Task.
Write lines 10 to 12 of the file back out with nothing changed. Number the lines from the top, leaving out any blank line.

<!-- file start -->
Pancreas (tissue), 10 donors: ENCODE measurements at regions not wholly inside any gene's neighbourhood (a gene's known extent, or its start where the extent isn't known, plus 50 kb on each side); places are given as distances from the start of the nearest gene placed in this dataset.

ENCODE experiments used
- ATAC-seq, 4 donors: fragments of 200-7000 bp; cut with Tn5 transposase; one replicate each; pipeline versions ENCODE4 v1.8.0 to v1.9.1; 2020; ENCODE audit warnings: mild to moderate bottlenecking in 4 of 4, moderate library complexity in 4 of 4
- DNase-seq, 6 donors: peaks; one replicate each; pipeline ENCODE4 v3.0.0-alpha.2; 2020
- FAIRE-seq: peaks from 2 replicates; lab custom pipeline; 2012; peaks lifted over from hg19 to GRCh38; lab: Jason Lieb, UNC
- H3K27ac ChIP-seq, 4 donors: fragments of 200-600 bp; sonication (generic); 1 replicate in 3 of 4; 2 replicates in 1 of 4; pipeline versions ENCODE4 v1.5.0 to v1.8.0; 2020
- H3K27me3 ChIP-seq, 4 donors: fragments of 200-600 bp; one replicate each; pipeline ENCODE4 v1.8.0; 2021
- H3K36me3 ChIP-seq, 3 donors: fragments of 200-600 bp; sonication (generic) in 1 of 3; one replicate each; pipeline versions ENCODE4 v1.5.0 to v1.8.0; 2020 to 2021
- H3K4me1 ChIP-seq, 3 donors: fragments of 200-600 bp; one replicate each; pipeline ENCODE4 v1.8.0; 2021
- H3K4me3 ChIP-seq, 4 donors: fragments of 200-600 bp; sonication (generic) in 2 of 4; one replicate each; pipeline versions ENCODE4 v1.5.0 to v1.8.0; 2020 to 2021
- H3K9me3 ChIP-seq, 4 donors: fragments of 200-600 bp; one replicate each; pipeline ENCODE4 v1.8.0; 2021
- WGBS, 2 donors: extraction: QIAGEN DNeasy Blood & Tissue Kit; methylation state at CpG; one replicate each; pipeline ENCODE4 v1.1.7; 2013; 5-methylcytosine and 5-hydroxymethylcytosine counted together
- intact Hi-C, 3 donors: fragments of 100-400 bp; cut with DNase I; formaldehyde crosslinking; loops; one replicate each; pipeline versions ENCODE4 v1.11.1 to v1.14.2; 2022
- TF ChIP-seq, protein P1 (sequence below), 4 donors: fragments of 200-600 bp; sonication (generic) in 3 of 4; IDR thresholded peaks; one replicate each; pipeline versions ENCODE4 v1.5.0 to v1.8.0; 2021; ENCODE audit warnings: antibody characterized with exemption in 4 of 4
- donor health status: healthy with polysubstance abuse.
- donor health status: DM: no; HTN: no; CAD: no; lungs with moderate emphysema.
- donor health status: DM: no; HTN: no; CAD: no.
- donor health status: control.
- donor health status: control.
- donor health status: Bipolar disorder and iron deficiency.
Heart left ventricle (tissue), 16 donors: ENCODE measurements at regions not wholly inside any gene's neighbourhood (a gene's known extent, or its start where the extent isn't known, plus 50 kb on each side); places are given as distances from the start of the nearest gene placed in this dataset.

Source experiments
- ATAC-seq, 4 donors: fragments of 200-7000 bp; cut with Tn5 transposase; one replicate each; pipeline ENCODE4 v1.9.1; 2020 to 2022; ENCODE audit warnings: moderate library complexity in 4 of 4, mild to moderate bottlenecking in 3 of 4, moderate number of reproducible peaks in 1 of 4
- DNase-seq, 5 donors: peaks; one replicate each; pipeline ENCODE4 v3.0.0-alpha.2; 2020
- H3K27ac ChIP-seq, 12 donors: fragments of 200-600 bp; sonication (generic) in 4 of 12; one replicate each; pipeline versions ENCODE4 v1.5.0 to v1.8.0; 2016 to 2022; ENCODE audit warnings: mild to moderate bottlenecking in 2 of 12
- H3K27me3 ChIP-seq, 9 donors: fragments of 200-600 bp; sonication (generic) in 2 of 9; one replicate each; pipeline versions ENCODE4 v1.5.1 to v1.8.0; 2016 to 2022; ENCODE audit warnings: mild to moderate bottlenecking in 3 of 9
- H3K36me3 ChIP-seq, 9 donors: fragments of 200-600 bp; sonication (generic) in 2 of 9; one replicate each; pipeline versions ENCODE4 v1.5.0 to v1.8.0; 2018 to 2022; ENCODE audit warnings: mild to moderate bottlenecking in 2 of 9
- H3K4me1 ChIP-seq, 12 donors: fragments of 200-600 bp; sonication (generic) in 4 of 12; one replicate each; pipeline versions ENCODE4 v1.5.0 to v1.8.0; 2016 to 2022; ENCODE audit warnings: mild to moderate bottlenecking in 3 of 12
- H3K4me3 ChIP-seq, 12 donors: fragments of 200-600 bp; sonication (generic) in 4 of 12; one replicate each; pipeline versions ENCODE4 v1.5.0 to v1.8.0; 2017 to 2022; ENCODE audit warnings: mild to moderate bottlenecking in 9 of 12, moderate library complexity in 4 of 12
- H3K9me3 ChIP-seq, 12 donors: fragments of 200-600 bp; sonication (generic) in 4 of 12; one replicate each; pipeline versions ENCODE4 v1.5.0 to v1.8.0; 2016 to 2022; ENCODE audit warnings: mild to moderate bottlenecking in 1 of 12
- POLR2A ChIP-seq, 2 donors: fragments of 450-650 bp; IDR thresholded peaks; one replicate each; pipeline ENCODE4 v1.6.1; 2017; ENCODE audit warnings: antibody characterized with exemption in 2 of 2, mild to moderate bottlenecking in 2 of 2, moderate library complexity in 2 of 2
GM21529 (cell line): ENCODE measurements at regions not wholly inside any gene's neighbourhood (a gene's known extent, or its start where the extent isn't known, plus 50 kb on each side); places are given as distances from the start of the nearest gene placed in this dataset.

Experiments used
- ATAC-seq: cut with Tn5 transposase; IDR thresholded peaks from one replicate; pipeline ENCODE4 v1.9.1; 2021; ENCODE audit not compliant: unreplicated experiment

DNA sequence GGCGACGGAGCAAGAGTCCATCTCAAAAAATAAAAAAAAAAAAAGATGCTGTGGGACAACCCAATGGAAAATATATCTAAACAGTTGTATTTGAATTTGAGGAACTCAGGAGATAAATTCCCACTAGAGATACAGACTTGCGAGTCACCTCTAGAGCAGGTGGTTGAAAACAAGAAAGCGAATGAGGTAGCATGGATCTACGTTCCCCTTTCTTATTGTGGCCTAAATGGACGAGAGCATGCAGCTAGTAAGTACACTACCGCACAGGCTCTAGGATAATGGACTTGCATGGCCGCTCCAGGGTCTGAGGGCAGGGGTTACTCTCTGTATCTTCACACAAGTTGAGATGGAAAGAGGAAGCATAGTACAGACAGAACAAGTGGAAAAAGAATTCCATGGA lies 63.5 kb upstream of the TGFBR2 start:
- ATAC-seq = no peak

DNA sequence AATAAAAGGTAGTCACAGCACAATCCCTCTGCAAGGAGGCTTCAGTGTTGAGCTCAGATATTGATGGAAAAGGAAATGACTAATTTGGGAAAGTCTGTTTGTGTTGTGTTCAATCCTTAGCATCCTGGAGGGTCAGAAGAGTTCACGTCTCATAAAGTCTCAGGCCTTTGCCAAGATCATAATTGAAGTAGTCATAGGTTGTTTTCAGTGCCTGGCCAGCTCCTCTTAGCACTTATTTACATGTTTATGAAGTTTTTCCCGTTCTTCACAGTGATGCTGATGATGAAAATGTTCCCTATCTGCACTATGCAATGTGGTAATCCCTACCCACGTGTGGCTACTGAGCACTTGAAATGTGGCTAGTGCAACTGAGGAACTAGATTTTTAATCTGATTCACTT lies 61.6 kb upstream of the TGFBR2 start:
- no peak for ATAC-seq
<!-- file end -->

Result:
- H3K4me3 ChIP-seq, 4 donors: fragments of 200-600 bp; sonication (generic) in 2 of 4; one replicate each; pipeline versions ENCODE4 v1.5.0 to v1.8.0; 2020 to 2021
- H3K9me3 ChIP-seq, 4 donors: fragments of 200-600 bp; one replicate each; pipeline ENCODE4 v1.8.0; 2021
- WGBS, 2 donors: extraction: QIAGEN DNeasy Blood & Tissue Kit; methylation state at CpG; one replicate each; pipeline ENCODE4 v1.1.7; 2013; 5-methylcytosine and 5-hydroxymethylcytosine counted together